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January 27, 2014

Division of Dockets Management (HFA-305)
Food and Drug Administration
5630 Fishers Lane Room 1061
Rockville, MD 20852

Re: Proposed Rule for Foreign Supplier Verification Program of FSMA  

Federal Docket: FDA-2011-N-0143
 

Pennsylvania Farm Bureau (PFB) is pleased to offer its perspectives on imported produce safety through the following comments on the Food Safety Modernization Act (FSMA) Proposed Rule for Foreign Supplier Verification Programs (FSVP) for Importers of Food for Humans and Animals.

PFB is a general farm organization, made up of more than 58,000 members, providing legislative support, information, and services to Pennsylvania's farmers and rural families since 1950. Our organization includes 54 local organizations (county Farm Bureaus) that actively operate in 64 of Pennsylvania’s 67 counties. PFB is the state affiliate of the American Farm Bureau Federation (AFBF), an organization representing more than six million member families throughout the United States. In addition to the comments we are offering today, we want to affirm our support of comments to be filed by AFBF on this topic, and would request that AFBF’s comments be treated as part of the comments contained herein.

General Comments  

PFB’s members are keenly aware and involved in voluntary promotion of sound food safety practices, and appreciate the opportunity to provide input on how food safety is regulated. We believe that although the U.S. food production system is among the best in the world, efforts to feasibly improve the quality and safety or food production are important and worthwhile.

PFB recognizes that food systems, due to their biological nature, will never be risk free. But even as the food safety environment has encountered increasing levels of change, in large part due to changes in Americans’ dietary habits and choices, foodborne illness statistics have improved. The U.S. now imports food from more than 150 different countries through more than 300 ports of entry. About half of the fresh fruits eaten in America are grown outside of the country, and these imports allow consumers to enjoy their favorite produce year-round. Exports and imports of food products allows for a more varied and customized diet suited to today’s consumer preferences. International trade of food products gives our farmers and other food producers the opportunity to sell their goods abroad—but it also creates challenges for the Food & Drug Administration (FDA) to ensure that the safety of food products moving interstate and internationally meets reasonable health and safety standards that US consumers have grown to expect.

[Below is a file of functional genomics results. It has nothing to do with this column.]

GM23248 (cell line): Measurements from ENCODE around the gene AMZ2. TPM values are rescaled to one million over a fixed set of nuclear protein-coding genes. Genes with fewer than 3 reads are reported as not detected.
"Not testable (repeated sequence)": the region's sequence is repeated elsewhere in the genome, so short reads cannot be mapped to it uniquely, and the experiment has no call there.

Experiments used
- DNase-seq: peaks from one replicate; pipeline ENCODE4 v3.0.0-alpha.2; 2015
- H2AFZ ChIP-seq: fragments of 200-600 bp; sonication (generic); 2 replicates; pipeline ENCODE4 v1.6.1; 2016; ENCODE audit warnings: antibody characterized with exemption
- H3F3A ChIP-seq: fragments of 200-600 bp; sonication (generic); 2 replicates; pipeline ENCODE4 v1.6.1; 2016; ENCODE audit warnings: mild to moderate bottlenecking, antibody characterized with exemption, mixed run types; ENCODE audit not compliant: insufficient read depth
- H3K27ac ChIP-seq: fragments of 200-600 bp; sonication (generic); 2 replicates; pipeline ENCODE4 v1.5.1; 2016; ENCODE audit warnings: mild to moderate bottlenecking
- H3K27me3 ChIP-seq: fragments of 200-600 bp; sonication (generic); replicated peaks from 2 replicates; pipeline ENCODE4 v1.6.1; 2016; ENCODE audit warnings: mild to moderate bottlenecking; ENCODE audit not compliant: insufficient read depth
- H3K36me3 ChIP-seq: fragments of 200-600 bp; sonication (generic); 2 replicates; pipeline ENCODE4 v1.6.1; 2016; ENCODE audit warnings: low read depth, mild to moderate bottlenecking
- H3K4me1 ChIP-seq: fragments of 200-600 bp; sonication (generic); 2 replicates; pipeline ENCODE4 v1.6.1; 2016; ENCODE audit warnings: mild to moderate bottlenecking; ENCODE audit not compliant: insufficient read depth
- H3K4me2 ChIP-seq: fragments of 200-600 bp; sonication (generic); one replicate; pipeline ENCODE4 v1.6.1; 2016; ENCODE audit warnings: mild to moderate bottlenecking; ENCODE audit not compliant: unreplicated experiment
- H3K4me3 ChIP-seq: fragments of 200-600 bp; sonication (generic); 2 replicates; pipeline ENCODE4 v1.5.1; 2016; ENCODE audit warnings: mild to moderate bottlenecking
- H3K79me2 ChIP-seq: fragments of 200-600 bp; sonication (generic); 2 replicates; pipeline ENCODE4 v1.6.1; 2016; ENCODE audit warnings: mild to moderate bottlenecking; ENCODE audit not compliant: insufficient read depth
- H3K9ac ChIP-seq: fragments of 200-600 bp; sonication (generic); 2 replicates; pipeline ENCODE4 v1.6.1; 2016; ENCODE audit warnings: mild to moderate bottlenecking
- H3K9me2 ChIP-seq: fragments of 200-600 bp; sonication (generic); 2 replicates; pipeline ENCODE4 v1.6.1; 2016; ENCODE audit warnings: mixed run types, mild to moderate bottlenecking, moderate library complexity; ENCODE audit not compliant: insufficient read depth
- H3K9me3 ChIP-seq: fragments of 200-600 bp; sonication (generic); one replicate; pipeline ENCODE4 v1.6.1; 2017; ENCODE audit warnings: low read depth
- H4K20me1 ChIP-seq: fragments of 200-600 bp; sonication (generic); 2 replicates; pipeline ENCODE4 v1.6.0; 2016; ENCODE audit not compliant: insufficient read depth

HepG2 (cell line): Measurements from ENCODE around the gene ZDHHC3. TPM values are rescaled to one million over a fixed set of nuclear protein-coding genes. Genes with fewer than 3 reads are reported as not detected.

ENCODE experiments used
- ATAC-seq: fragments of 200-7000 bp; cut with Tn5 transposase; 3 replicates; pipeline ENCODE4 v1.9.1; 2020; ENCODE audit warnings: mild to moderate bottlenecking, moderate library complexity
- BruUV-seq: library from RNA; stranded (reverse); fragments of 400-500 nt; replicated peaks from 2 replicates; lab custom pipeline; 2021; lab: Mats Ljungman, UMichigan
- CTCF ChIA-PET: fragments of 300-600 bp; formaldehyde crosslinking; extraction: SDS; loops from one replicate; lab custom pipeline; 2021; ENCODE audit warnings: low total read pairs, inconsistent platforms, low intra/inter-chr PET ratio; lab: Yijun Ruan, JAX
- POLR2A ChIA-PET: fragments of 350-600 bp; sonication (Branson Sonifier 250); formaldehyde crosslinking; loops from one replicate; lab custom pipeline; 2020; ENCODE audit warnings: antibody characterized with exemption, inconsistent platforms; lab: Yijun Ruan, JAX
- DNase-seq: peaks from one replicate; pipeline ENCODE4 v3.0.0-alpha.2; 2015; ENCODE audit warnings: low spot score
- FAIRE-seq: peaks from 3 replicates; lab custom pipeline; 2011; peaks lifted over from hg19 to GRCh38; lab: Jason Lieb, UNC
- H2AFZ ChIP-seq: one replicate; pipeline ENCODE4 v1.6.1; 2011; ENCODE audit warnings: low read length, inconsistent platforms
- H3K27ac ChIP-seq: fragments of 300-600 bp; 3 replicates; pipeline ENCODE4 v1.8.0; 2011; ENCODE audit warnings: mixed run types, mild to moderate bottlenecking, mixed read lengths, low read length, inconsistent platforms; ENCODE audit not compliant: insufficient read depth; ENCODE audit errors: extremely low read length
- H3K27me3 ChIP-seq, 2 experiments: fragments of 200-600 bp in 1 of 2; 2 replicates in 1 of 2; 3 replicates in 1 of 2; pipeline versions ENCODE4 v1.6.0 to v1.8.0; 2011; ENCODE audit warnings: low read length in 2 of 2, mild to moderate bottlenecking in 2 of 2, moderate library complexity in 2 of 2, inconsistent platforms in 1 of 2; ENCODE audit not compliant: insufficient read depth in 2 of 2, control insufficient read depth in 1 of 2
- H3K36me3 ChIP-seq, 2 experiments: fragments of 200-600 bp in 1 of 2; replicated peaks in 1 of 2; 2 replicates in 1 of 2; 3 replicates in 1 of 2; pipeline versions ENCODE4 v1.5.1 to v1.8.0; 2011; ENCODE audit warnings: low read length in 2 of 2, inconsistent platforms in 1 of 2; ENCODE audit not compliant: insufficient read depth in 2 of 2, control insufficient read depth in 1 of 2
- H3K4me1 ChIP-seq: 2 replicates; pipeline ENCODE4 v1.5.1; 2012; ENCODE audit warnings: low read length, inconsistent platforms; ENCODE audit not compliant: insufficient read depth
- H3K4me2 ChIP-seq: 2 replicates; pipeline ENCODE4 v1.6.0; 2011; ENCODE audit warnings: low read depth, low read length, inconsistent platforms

It is critical when promulgating FSVP requirements to ensure that the importers’ foreign suppliers are producing in compliance with processes and procedures that provide at least the same level of public health protection as those processes and procedures required of domestic suppliers. The rules on domestically produced items must be applied in the same manner as rules on imported items covered under the FSVP rules. If this is not achieved, the FSMA rules could be considered as constituting a trade barrier that may then be open to a World Trade Organization (WTO) challenge.

We also point out the necessity for FDA to have adequate resources to implement this rule. FDA must have sufficient personnel and systems in place to inspect importers and ensure that those importers have and implement strong supplier verification programs. Without robust enforcement, the content of both the produce safety rule and the FSVP which extends those standards to imported produce are meaningless from a food safety perspective.

1. FDA should allow for a second comment period on the proposed rule following its review of the initial round of comments, in order to allow stakeholders the opportunity to comment on the inevitable changes that will be made to the rule to reflect the initial comments received.  

The scope and complexity of issues that FDA is attempting to address through its proposed food safety regulations are, by their very nature, extremely challenging for this agency to understand and appreciate the effects and unintended consequences to farmers and others engaged in food production in merely one round of public review. The likelihood that the comments received will be sufficiently substantive as to require significant changes to the rule leads PFB to believe that another comment period will be needed to further evaluate those changes. Without an additional comment period to respond to any changes, farmers may find the solutions so difficult to understand as to render them completely unworkable.

Given the complexity of the proposed rules, the current process of responding to comments on this draft rule with a final rule as the next step does not allow FDA to craft a sound and operable food safety program. An interim step, such as a second draft rule or interim final rule, is needed to work through the regulatory process with adequate stakeholder input.